author Dave Eldergill unveils new book
Burnham-On-Sea author has unveiled a new book this week exploring
life in several Derby hospitals from his experience as a nurse.
Eldergill's new publication is called 'The Nightingale Quarter'
is now available on Amazon
told Burnham-On-Sea.com why he's written it: "The genesis of
this book grew from my visual arts practice. I had been working
on a project which explored my experiences training as a nurse in
closure and subsequent fall into disrepair of the Royal Infirmary
made me question my own relationship with the place where my personal
artistic journey intersected with a wider cultural narrative."
hospital existed as a location where the great and meaningful personal
events of life's great journey were played out, a place of wondrous
joy and a place of deep painful sorrow."
was an institution central to the life of the city, needed at those
pivotal times. Some of us are born in hospital, we come into the
world amidst its hullabaloo, secure that within it's walls expert
help is on hand to ease any trauma of the experience."
it is there that we first encounter the frailties of the journey,
maybe a childhood injury or the ill health of a relative. For some
of us it is the place where we first realise the inevitable destination
of the journey and face our own mortality."
art project necessitated a period of extensive research. I visited
the site and explored the empty decaying corridors which still existed
in my mind as the busy environment I remembered. I met with members
of the Derby nurses League and talked with former nurses who had
trained as far back as the 1940s. The result of this was an installation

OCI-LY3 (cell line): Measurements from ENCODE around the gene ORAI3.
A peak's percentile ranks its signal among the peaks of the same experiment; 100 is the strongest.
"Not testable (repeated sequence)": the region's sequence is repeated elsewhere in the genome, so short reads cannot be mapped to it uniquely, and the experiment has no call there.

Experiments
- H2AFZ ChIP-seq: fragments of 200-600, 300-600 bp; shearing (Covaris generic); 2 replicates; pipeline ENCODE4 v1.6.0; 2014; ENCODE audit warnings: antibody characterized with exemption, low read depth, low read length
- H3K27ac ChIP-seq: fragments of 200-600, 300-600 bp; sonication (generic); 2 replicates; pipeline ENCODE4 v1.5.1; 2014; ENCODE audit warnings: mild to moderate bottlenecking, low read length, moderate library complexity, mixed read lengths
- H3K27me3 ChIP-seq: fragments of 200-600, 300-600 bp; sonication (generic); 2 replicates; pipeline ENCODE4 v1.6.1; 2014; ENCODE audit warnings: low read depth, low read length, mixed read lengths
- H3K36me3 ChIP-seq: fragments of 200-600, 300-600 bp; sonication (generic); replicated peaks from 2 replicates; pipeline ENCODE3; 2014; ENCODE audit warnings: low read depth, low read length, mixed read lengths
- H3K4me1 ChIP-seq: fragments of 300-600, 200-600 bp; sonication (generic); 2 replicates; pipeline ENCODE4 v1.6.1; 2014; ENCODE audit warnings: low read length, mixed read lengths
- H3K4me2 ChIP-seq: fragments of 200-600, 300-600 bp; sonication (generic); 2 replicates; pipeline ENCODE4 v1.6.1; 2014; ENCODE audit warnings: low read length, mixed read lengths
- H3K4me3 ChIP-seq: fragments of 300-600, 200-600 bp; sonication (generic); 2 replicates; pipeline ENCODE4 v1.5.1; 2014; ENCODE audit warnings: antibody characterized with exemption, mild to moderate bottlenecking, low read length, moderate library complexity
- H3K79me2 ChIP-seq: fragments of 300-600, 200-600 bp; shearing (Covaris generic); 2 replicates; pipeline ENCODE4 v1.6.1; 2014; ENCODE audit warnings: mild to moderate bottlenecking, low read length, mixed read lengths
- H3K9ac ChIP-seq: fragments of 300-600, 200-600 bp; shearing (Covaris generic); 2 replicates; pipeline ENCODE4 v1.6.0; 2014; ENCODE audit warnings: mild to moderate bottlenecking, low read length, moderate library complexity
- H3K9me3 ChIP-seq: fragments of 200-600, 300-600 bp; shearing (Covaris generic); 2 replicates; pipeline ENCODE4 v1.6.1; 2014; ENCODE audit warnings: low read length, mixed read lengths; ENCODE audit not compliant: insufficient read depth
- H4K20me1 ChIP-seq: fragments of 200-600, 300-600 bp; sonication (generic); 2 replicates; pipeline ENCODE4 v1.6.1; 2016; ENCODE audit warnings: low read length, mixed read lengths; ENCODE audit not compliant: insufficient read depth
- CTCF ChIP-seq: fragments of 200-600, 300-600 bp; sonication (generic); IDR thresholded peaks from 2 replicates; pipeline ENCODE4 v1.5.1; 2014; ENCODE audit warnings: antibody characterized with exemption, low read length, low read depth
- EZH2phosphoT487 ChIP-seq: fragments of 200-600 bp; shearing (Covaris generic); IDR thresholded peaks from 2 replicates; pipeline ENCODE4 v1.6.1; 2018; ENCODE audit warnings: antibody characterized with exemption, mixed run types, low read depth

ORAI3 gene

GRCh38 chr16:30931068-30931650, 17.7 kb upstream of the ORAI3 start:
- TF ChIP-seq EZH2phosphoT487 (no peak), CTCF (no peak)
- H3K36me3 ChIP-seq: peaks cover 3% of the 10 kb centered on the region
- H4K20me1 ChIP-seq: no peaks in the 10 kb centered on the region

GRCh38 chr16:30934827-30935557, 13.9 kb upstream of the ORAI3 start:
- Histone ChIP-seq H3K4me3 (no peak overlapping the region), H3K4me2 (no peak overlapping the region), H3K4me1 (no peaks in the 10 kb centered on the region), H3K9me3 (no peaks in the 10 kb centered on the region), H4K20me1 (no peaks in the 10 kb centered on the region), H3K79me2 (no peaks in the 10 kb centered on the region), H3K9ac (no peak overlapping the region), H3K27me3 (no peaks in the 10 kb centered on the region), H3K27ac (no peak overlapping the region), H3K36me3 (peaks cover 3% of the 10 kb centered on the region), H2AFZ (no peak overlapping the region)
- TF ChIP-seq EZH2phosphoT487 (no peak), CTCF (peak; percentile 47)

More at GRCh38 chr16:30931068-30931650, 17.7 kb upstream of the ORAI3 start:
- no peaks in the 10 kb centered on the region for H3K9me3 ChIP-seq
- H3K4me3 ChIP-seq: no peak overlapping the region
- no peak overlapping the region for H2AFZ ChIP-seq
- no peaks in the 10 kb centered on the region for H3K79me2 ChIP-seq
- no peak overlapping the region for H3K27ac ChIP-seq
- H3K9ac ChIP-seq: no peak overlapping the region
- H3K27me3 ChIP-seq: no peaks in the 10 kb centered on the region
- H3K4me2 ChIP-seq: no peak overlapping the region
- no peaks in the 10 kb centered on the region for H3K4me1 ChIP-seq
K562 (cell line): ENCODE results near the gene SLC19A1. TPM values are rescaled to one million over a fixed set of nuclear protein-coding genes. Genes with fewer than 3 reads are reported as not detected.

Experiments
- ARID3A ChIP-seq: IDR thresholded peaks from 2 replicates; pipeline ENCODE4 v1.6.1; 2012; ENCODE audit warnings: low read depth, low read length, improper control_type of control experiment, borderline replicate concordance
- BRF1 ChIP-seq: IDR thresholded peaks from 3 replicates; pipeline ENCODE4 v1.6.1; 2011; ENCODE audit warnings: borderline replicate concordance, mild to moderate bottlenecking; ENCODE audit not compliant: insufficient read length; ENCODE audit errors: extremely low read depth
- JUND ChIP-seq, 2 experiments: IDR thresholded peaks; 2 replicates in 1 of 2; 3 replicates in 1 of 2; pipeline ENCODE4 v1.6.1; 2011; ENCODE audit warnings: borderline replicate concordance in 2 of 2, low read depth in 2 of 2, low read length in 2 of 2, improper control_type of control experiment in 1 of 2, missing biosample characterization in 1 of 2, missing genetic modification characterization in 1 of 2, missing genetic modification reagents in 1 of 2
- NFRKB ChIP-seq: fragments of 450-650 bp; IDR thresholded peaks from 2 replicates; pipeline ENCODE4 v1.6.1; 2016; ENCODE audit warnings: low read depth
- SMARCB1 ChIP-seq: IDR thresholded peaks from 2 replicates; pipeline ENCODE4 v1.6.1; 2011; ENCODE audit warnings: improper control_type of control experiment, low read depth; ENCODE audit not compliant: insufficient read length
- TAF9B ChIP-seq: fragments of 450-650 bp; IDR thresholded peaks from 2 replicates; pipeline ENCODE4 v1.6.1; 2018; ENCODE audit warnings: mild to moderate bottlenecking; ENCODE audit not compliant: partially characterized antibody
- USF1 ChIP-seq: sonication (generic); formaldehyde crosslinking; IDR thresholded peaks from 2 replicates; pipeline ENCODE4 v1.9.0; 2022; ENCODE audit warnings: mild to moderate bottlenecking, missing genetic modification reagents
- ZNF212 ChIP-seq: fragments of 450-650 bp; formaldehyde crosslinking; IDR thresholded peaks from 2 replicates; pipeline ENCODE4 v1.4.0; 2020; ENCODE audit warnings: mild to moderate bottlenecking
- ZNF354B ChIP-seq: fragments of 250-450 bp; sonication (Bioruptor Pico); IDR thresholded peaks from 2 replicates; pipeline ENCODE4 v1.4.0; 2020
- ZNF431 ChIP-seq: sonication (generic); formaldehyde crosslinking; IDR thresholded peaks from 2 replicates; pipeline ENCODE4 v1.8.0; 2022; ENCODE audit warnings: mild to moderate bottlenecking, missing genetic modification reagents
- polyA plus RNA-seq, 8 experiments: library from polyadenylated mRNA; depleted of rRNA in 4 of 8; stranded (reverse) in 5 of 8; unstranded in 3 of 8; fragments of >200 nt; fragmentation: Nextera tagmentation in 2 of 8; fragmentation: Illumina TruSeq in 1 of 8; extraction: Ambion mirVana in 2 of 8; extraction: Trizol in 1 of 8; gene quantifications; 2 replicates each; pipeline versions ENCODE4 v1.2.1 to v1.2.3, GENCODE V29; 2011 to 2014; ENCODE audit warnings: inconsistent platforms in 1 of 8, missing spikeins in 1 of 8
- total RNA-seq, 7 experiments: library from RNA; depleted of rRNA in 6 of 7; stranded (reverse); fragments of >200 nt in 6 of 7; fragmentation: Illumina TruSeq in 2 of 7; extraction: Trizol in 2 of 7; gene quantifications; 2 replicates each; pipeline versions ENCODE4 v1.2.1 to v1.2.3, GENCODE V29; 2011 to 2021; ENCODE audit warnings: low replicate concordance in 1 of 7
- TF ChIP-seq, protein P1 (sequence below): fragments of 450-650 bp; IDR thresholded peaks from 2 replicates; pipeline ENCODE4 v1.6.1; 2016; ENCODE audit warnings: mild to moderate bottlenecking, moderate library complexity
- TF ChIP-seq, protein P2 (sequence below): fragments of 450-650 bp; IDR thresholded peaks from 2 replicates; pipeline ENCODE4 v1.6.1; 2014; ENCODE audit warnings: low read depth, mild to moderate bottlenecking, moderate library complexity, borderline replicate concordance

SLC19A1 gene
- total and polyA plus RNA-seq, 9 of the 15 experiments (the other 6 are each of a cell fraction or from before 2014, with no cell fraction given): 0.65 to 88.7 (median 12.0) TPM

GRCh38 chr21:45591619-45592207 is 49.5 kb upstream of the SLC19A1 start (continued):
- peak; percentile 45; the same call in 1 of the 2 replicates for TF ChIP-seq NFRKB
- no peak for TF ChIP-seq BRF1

of paintings, drawings and a video projection which was exhibited
in Bridgwater in 2015."
my time as a nurse I was fortunate to meet and talk to so many people.
People whose lives had traversed the 20th century and been impacted
by the unfolding of its history. People who experienced circumstances
I would not have been able to bear, and others who could recount
memories which seemed to be the stuff of fiction. I was able to
be with people at some of these times, at the extremes of life's
rich and varied patterns of experience. I wanted to try to recall
that time and recount some of my own narrative, how I grew and changed
as a person through the things I learned and the encounters I had."
can tell some compelling stories and I hope some of my experiences
as a student and whilst working in the profession may be interesting
and perhaps even a little entertaining. But more than that, I want
to be able to retell some of the many, many stories I was privileged
to have had shared with me, those brief glimpses into the lives
text is of course a fictionalised re-membering, so I have changed
names, I have combined things from different people and made new
stories. There are places and events I have been told of, that I
have swapped around, that I have added to, or deliberately decided
to leave out."
I am telling people's stories because nobody exists in a vacuum,
all of our individual journeys intersect with those around us and
in those meetings history is made."